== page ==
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Introducing Manzanillo

Manzanillo has a bit of an identity crisis. On the one hand, it’s Mexico’s busiest commercial seaport, servicing cargo ships, pleasure cruises and naval vessels from around the world. On the other hand, it’s a tourist destination, attracting beach lovers to its golden sands (the famous slow-motion scene of Bo Derek running along the beach in Blake Edwards’ 10 was filmed here) and anglers to the self-proclaimed ‘Sailfish Capital of the World.’

The personalities don’t always mesh. Beaches are often streaked with oil that washes up from the busy harbor. And for every ambitious new nightclub or restaurant that opens, another shuts down. The government has poured millions of pesos into renovation projects such as the beautiful downtown malecón and the seaside main plaza and sculpture gardens to attract visitors, but tourism has become an afterthought in Manzanillo. Though views from the hills above the bay are marvelous.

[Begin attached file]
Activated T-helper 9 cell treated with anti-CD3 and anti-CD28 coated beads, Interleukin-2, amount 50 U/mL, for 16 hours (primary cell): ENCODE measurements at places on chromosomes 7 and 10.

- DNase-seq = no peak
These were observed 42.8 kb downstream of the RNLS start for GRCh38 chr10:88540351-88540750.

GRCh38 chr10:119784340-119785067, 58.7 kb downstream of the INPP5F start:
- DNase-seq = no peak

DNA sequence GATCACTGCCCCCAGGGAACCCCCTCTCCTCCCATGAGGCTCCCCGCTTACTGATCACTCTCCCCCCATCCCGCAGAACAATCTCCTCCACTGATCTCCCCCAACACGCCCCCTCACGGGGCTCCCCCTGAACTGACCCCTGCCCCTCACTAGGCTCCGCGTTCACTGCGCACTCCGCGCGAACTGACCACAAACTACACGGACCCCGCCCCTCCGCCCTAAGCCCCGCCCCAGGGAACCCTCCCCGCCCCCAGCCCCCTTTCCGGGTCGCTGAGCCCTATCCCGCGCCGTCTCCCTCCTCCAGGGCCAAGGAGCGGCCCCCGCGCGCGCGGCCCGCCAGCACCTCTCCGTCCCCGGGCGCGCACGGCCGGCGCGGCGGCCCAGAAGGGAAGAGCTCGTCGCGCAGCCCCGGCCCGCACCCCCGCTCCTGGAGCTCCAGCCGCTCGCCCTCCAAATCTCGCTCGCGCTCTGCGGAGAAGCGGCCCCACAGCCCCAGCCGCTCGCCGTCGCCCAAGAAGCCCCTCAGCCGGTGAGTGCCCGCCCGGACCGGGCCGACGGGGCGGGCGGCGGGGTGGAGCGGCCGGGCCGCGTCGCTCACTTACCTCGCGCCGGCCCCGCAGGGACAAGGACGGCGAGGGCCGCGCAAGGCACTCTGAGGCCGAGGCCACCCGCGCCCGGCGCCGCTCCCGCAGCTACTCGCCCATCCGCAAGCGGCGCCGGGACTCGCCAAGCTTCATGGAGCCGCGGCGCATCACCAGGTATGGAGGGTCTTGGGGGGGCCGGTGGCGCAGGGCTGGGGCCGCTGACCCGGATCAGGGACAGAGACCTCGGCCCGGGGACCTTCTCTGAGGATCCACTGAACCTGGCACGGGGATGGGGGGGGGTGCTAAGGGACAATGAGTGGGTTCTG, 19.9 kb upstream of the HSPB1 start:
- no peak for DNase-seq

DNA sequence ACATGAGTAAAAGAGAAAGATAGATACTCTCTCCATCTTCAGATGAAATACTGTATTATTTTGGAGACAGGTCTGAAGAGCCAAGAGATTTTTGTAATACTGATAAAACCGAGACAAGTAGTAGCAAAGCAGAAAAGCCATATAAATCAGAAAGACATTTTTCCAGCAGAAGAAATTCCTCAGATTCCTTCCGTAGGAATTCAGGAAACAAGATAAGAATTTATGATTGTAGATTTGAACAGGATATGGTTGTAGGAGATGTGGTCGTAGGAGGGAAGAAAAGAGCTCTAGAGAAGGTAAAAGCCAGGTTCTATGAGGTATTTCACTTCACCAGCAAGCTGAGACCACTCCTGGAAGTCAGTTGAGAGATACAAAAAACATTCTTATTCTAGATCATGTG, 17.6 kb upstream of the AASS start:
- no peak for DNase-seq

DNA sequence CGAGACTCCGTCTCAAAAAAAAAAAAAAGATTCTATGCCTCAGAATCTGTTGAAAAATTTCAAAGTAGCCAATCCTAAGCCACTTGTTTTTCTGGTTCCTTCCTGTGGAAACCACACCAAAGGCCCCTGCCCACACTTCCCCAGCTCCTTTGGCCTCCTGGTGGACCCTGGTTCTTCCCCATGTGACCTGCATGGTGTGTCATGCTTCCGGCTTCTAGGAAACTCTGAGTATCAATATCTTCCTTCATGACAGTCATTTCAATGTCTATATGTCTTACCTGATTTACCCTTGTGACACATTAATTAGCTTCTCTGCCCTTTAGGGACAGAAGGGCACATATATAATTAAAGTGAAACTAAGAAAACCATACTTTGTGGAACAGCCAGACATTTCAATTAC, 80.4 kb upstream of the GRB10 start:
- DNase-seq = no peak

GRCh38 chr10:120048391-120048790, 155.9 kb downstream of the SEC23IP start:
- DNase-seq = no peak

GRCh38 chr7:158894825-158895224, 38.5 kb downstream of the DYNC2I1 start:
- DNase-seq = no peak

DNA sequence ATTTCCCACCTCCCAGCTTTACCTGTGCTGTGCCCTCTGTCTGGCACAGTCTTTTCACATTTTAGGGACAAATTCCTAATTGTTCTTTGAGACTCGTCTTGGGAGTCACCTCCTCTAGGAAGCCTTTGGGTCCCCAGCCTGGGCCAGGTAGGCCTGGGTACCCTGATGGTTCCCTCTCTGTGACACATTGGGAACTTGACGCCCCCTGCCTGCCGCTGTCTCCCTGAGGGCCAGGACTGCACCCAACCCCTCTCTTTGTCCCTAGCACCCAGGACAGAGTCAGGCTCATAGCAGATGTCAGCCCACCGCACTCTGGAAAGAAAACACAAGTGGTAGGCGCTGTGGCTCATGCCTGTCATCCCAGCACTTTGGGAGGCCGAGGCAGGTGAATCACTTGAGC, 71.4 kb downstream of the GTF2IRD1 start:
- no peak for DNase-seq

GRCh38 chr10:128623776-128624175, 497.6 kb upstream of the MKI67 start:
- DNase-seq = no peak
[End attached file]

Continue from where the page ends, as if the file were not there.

Manzanillo extends 16km from northwest to southeast. The resort hotels and finest beaches are concentrated about 10km from downtown on Península de Santiago, a rocky outcrop at the far northwestern edge of Bahía de Manzanillo. Just west of the peninsula, Bahía de Santiago is lined with beaches, as well.

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